Greater Riverdale Organization (GRO)
The Greater Riverdale Organization expanded on, and replaced, the Riverdale Community Organization (RCO) – a lively and effective organization fighting for issues relevant to Toronto east-side neighbourhoods. In the early 1970s, most of the greater Riverdale community was working class and lower income, and City Hall seemed to be biased against their priorities.
GRO was adamantly against the planned Scarborough Expressway, which was to have headed north from the Gardiner Expressway, up Leslie Street, and then proceeding east above Gerrard Street. The plan for this originally included the demolition of 1,200 houses – most of them owned by working class families. A later modification of the Scarborough Expressway plan diminished the proposed number of demolitions to about 600 homes, but the GRO was not dissuaded from its opposition.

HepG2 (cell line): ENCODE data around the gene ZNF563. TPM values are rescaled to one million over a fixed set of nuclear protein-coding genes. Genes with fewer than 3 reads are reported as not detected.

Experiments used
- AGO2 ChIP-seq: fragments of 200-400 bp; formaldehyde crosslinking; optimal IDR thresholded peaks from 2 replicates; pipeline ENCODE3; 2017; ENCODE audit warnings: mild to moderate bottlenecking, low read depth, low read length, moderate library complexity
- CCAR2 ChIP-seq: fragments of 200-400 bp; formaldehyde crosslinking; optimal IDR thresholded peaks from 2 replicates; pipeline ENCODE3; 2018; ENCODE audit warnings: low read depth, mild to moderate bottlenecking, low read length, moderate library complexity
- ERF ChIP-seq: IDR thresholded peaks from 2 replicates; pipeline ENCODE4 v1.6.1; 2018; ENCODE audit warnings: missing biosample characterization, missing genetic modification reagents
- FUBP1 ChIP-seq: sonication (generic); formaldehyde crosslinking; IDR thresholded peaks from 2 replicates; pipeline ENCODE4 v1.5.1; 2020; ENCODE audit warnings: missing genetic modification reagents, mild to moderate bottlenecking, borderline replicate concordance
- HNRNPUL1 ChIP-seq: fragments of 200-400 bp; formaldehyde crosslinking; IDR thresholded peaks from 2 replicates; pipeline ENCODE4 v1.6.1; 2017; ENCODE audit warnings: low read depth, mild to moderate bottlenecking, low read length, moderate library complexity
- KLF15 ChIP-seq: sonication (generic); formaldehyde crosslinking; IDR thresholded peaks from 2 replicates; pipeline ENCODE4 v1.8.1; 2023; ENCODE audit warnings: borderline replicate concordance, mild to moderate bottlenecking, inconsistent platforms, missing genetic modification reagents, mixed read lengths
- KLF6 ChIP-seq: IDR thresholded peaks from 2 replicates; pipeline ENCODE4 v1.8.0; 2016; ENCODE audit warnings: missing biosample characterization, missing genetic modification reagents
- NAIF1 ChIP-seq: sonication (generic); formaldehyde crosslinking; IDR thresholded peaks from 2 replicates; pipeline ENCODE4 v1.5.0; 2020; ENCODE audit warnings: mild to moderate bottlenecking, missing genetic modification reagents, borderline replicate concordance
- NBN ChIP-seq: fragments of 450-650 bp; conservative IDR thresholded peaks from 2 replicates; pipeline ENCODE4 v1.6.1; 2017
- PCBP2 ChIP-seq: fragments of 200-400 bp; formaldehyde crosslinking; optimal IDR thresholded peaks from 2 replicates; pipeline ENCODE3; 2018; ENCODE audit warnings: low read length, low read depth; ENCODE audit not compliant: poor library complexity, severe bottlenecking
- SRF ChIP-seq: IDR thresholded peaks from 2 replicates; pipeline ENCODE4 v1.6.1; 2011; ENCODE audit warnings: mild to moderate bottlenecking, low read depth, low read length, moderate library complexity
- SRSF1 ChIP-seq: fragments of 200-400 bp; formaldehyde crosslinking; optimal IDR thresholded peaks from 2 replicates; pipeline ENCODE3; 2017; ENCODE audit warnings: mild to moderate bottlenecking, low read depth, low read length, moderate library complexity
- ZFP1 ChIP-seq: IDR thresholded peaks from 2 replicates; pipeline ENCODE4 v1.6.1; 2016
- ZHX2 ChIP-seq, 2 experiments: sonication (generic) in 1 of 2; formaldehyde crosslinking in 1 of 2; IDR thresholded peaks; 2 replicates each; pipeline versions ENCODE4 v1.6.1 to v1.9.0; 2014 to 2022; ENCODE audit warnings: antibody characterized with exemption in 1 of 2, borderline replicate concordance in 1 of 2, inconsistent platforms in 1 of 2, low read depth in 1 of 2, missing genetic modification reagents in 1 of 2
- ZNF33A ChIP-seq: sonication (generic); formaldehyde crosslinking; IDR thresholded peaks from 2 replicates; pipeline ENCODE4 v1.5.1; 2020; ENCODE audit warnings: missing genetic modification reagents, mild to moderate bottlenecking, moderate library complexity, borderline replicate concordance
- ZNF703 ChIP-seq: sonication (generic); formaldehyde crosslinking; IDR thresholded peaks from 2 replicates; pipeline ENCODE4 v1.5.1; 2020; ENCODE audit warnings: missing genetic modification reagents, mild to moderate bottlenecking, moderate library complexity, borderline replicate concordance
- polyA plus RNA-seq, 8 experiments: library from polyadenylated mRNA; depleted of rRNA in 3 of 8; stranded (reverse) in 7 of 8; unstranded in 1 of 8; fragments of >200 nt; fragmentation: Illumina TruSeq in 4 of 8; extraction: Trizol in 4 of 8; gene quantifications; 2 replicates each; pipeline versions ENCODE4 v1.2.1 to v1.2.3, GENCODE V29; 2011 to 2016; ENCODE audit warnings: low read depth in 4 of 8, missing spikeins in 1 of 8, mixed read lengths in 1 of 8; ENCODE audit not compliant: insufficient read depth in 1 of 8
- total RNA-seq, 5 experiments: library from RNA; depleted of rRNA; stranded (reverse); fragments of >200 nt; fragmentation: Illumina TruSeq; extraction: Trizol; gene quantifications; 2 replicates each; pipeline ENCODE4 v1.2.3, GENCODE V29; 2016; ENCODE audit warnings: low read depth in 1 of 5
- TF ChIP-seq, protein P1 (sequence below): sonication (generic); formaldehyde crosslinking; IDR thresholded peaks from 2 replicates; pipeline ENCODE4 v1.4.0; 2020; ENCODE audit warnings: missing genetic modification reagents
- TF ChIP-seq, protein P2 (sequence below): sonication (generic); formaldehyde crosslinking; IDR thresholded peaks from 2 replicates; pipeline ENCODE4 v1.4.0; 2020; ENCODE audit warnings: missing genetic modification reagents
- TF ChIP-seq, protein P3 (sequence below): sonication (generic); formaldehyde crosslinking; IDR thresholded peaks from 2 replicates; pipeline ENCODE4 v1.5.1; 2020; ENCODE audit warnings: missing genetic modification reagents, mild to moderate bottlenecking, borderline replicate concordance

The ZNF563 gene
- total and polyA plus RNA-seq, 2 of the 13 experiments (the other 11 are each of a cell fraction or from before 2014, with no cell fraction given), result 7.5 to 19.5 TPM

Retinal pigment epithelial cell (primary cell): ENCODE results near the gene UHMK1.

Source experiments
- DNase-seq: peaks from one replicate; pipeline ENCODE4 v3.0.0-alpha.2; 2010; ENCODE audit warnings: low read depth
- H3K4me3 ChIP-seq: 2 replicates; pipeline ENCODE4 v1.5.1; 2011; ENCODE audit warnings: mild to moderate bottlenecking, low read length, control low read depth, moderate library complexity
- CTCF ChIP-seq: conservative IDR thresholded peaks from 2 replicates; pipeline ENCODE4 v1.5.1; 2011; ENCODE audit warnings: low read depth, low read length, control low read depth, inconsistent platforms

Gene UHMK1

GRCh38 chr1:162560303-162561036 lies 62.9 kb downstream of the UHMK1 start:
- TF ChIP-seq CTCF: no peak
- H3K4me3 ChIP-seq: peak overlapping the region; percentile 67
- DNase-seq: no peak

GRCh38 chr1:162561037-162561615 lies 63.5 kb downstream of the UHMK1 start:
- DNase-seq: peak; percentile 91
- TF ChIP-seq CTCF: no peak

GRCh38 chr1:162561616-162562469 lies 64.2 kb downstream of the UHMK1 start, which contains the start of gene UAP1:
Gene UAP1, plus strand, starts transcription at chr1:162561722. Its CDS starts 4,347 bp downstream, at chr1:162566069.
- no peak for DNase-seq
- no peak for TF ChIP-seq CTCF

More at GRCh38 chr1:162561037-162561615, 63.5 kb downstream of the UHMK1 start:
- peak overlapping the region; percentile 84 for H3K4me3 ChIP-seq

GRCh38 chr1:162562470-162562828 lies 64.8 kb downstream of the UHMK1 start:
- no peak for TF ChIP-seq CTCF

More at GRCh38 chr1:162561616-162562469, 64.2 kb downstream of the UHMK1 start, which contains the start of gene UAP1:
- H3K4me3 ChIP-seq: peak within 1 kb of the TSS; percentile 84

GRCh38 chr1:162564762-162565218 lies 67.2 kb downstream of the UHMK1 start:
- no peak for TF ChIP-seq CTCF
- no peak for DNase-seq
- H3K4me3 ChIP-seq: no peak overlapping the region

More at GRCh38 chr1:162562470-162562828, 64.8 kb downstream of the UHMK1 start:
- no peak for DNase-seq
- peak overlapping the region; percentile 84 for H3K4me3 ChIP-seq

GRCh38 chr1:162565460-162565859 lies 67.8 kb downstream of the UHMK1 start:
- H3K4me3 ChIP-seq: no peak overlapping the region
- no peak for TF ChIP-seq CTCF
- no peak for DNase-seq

At least 1,000 people attended what has been called “Canada’s First Community Convention” in Autumn 1972 – an event that RCO/GRO was involved in. Indeed, the GRO was so effective that the Canadian Liberation Movement affiliated with it as a prime example of community organizing.
There were many issues to be dealt with in greater Riverdale, including pollution issues. GRO successfully lobbied for the City of Toronto to purchase (and then close down) a business called Valley View Dairy – which, in the midst of residential housing, maintained a herd of dairy cows that were smelly, while transport trucks in and out of the property were noisy and polluting. GRO also fought against a local business called Canada Metals, whose plant was a major lead polluter in Riverdale.
GRO also worked on issues such as community health care and community housing on Toronto’s East Side, and convinced local public schools in Greek neighbourhoods to teach the Greek language.
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